In numerical taxonomy or taximetrics, the field of solving or best-fitting of numerical equations that characterize all measurable quantities of a set of objects is called cluster analysis. Data clustering is a common technique for statistical data analysis, which is used in many fields, including machine learning, data mining, pattern recognition, image analysis and bioinformatics. ... ... Clustering is the classification of objects into different groups, or more precisely, the partitioning of a data set into subsets (clusters), so that the data in each subset (ideally) share some common trait - often proximity according to some defined distance measure. ...


Non-scientific taxonomy

Other taxonomies, such as those analyzed by Durkheim and Lévi-Strauss, are sometimes called folk taxonomies to distinguish them from scientific taxonomies that claim to be disembedded from social relations and thus objective and universal. A Folk Taxonomy is a vernacular naming system, as opposed to a scientific naming system which is simply known as a Taxonomy or as a Scientific Taxonomy. ...


The neologism folksonomy should not be confused with "folk taxonomy" (though it is obviously a contraction of the two words). Those who support scientific taxonomies have recently criticized folksonomies by dubbing them "fauxonomies" (French word "faux" means "false"). A neologism is a word, term, or phrase which has been recently created (or coined), often to apply to new concepts, to synthesize pre-existing concepts, or to make older terminology sound more contemporary. ... A folksonomy is a user-generated taxonomy used to categorize and retrieve web content such as Web pages, photographs and Web links, using open-ended labels called tags. ...


The phrase "enterprise taxonomy" is used in business to describe a very limited form of taxonomy used only within one organization. An example would be a certain method of classifying trees as "Type A", "Type B" and "Type C" used only by a certain lumber company for categorising log shipments. Peter Senge defined a learning organization as human beings cooperating in dynamical systems (as defined in systemics) that are in a state of continuous adaptation and improvement. ...


See also

There are three components in the taxonomy proposed by Benjamin Bloom et al. ... Carl Linnaeus, Latinized as Carolus Linnaeus, also known after his ennoblement as  , (May 13, 1707[1] – January 10, 1778), was a Swedish botanist, physician and zoologist[2] who laid the foundations for the modern scheme of nomenclature. ... For Wikipedias categorization projects, see Wikipedia:Categorization. ... Celestial Emporium of Benevolent Recognition is a parody of classification schemes or taxonomy, in the form of an essay by Jorge Luis Borges on a fictitious Chinese encyclopedia 1. ... It has been suggested that Clade be merged into this article or section. ... A phylogeny (or phylogenesis) is the origin and evolution of a set of organisms, usually of a species. ... Biological systematics is the study of the diversity of life on the planet earth, both past and present, and the relationships among living things through time. ... A folksonomy is a user-generated taxonomy used to categorize and retrieve web content such as Web pages, photographs and Web links, using open-ended labels called tags. ... The Gellish English Dictionary is an example of an Open Source smart electronic dictionary that is a machine readable. ... The —the biological classification of plants—stretches from the work of ancient Greek to modern evolutionary biologists. ... A hypernym (in Greek υπερνύμιον, literally meaning extra name) is a word whose extension includes the extension of the word of which it is a hypernym. ... Portrait of Jean-Baptiste Lamarck Jean-Baptiste Pierre Antoine de Monet, Chevalier de Lamarck (August 1, 1744 – December 18, 1829) was a French soldier, naturalist, academic and an early proponent of the idea that evolution occurred and proceeded in accordance with natural laws. ... Knowledge representation is an issue that arises in both cognitive science and artificial intelligence. ... Title page of Systema Naturae, 10th edition, 1758. ... ... A phylogeny (or phylogenesis) is the origin and evolution of a set of organisms, usually of a species. ... Carl Richard Woese (born July 15, 1928, Syracuse, New York) is an American microbiologist famous for defining the Archaea (a new domain or kingdom of life) in 1977 by phylogenetic taxonomy of 16S ribosomal RNA, a technique pioneered by Woese and which is now standard practice. ... This article is about ontology in philosophy. ... For other uses, see Scientific classification (disambiguation). ... The Structure of Observed Learning Outcome (SOLO) taxonomy is a model that describes levels of increasing complexity in students understanding of subjects. ... The species problem is a mixture of difficult, related questions that often come up when biologists identify species and when they define the word species. One common but sometimes difficult question is how best to decide just which particular species an organism belongs to. ... Biological systematics is the study of the diversity of life on the planet earth, both past and present, and the relationships among living things through time. ...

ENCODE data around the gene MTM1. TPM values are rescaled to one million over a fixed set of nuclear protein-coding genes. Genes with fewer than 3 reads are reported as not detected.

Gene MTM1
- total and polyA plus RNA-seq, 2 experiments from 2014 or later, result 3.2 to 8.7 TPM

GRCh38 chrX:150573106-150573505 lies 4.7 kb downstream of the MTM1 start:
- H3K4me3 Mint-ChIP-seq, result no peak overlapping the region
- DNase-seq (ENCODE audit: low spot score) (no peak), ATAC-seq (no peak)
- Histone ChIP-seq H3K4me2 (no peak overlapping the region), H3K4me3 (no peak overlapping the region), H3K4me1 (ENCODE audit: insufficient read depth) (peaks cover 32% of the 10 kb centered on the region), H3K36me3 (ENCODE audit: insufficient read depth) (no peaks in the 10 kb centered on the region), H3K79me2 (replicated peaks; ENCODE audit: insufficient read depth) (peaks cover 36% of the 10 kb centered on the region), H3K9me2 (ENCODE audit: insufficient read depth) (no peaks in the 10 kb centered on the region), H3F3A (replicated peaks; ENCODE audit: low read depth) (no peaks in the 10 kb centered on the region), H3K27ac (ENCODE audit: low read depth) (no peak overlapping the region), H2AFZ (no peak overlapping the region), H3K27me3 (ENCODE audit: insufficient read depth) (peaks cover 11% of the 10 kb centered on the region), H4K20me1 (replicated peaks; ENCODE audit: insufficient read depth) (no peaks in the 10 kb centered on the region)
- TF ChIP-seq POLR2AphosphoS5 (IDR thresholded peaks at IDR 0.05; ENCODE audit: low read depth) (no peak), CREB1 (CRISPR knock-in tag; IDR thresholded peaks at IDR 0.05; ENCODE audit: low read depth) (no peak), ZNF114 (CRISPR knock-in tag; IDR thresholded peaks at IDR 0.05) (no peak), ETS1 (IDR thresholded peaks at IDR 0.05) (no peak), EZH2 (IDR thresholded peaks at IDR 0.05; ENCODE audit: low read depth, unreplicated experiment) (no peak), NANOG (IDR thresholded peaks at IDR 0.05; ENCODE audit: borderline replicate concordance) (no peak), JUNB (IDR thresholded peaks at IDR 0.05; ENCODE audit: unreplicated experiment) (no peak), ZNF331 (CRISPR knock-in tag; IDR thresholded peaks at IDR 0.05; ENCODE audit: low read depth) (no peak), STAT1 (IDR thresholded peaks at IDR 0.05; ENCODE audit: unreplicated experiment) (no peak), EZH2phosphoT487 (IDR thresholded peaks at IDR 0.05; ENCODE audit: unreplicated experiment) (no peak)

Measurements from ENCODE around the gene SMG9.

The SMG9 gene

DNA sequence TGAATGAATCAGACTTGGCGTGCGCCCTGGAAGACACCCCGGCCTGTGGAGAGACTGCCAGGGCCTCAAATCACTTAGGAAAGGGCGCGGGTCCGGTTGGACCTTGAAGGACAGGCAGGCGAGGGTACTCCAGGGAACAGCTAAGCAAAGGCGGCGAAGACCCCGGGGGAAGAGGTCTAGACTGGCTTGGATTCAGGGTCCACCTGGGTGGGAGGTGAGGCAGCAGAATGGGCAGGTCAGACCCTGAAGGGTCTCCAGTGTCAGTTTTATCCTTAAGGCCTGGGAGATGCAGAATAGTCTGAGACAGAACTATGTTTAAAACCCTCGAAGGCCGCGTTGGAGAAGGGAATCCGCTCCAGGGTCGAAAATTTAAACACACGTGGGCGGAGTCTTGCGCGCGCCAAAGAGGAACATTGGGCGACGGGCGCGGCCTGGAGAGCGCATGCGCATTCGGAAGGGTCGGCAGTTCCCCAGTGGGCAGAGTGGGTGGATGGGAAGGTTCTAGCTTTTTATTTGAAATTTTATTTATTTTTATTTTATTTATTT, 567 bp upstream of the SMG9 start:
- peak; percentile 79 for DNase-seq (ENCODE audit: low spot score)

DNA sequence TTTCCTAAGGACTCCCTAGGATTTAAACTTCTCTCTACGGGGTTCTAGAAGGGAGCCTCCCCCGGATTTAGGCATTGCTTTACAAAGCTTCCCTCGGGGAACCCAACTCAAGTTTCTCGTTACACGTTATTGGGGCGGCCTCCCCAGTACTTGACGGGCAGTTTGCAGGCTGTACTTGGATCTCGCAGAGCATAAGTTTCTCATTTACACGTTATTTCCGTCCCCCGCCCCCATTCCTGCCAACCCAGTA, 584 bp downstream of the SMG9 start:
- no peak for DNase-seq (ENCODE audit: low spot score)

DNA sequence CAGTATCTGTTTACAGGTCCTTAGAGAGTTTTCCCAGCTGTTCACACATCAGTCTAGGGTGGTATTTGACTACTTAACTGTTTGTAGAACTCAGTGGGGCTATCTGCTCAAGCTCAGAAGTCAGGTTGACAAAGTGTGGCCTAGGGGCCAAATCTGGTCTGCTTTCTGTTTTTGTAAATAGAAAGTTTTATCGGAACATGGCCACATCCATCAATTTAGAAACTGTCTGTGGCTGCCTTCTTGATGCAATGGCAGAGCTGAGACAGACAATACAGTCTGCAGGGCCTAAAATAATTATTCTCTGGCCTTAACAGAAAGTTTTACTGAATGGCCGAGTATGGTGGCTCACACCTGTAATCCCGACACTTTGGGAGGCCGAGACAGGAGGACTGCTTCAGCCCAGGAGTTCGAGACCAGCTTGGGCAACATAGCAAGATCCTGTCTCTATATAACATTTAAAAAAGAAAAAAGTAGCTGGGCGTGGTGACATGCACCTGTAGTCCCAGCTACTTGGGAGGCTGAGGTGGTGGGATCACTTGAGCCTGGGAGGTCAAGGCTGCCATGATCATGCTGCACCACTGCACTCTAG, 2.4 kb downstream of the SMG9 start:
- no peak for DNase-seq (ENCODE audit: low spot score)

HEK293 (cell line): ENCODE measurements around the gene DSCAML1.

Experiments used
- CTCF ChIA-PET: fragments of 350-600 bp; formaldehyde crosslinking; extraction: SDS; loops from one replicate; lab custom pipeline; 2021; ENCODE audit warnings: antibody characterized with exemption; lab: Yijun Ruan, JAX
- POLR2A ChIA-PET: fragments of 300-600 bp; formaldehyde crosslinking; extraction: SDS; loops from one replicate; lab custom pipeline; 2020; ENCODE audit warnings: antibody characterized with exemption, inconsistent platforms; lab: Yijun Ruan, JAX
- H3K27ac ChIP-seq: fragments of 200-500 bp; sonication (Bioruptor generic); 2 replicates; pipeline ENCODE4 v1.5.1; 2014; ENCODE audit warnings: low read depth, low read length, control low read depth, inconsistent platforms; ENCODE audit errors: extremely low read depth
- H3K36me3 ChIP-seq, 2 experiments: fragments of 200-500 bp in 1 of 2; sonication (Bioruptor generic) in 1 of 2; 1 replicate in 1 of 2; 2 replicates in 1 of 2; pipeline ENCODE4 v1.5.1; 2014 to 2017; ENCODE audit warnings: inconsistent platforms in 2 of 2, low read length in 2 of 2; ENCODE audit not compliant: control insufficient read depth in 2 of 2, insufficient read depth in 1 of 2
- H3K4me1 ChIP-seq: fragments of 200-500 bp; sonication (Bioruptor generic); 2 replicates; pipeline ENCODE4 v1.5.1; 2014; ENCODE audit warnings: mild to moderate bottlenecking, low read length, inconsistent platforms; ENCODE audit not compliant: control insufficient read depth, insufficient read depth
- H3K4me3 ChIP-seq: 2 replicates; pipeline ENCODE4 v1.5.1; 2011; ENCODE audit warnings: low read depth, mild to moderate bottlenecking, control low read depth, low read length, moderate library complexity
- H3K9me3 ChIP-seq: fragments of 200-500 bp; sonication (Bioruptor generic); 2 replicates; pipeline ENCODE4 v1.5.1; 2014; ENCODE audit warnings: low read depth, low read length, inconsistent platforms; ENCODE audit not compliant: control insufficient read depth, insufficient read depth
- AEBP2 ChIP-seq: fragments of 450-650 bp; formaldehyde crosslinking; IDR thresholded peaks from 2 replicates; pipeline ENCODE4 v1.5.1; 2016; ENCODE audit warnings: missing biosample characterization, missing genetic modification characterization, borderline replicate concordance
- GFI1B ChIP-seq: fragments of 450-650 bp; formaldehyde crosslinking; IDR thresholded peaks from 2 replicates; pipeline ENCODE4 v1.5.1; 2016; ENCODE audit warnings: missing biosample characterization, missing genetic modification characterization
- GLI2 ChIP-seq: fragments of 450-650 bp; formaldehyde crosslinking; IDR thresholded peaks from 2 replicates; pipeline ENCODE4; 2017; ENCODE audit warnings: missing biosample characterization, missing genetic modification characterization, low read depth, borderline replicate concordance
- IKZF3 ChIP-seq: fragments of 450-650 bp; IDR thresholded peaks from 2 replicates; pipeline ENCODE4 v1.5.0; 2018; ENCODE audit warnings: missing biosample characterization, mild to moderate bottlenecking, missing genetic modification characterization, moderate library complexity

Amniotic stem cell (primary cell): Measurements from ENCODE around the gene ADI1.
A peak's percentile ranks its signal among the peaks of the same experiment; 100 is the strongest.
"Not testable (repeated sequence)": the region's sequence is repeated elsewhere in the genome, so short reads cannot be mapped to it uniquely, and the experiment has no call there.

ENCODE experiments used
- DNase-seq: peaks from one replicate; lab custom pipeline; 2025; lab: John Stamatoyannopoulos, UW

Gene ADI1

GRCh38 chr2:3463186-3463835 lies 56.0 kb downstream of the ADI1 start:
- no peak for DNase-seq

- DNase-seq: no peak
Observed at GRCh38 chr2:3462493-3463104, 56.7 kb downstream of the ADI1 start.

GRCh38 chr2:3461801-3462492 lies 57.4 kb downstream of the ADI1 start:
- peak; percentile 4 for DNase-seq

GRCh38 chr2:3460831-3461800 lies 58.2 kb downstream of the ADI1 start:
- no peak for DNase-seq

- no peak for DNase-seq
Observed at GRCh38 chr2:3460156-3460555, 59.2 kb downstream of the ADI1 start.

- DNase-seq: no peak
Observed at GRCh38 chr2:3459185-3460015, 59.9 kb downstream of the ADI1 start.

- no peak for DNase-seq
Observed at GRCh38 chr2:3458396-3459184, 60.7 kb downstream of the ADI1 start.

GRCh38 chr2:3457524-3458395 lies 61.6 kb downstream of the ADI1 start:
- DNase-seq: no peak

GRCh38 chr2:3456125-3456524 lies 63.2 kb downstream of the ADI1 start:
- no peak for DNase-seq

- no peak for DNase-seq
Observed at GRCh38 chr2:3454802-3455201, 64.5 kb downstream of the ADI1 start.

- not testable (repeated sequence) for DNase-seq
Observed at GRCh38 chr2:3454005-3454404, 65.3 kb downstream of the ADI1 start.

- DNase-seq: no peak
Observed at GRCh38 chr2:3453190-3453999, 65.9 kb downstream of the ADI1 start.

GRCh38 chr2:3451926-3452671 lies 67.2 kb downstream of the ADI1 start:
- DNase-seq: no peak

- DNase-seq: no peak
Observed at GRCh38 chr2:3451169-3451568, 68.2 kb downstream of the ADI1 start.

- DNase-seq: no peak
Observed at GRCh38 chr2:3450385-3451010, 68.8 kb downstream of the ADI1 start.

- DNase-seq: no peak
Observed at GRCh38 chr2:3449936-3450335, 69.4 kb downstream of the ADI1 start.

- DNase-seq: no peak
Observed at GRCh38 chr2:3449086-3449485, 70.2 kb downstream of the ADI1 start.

External links


  Results from FactBites:
 
Taxonomy Warehouse - information organization, metadata, knowledge management, classification tools (302 words)
Whether you are just investigating what taxonomy is and how it can help your organization or are making critical decisions on developing or managing taxonomies for your enterprise, Taxonomy Warehouse can help.
We are the only site on the Internet dedicated to taxonomies for corporations.
A tailored taxonomy can transform the way your organization maximizes its information assets - Taxonomy Warehouse is the place to start.
Taxonomy - Wikipedia, the free encyclopedia (548 words)
Taxonomy was once only the science of classifying living organisms, but later the word was applied in a wider sense, and may also refer to either a classification of things, or the principles underlying the classification.
Mathematically, a hierarchical taxonomy is a tree structure of classifications for a given set of objects.
Such taxonomies as those analyzed by Durkheim and Lévi-Strauss are sometimes called folk taxonomies to distinguish them from scientific taxonomies that claim to be disembedded from social relations and thus objective and universal.
  More results at FactBites »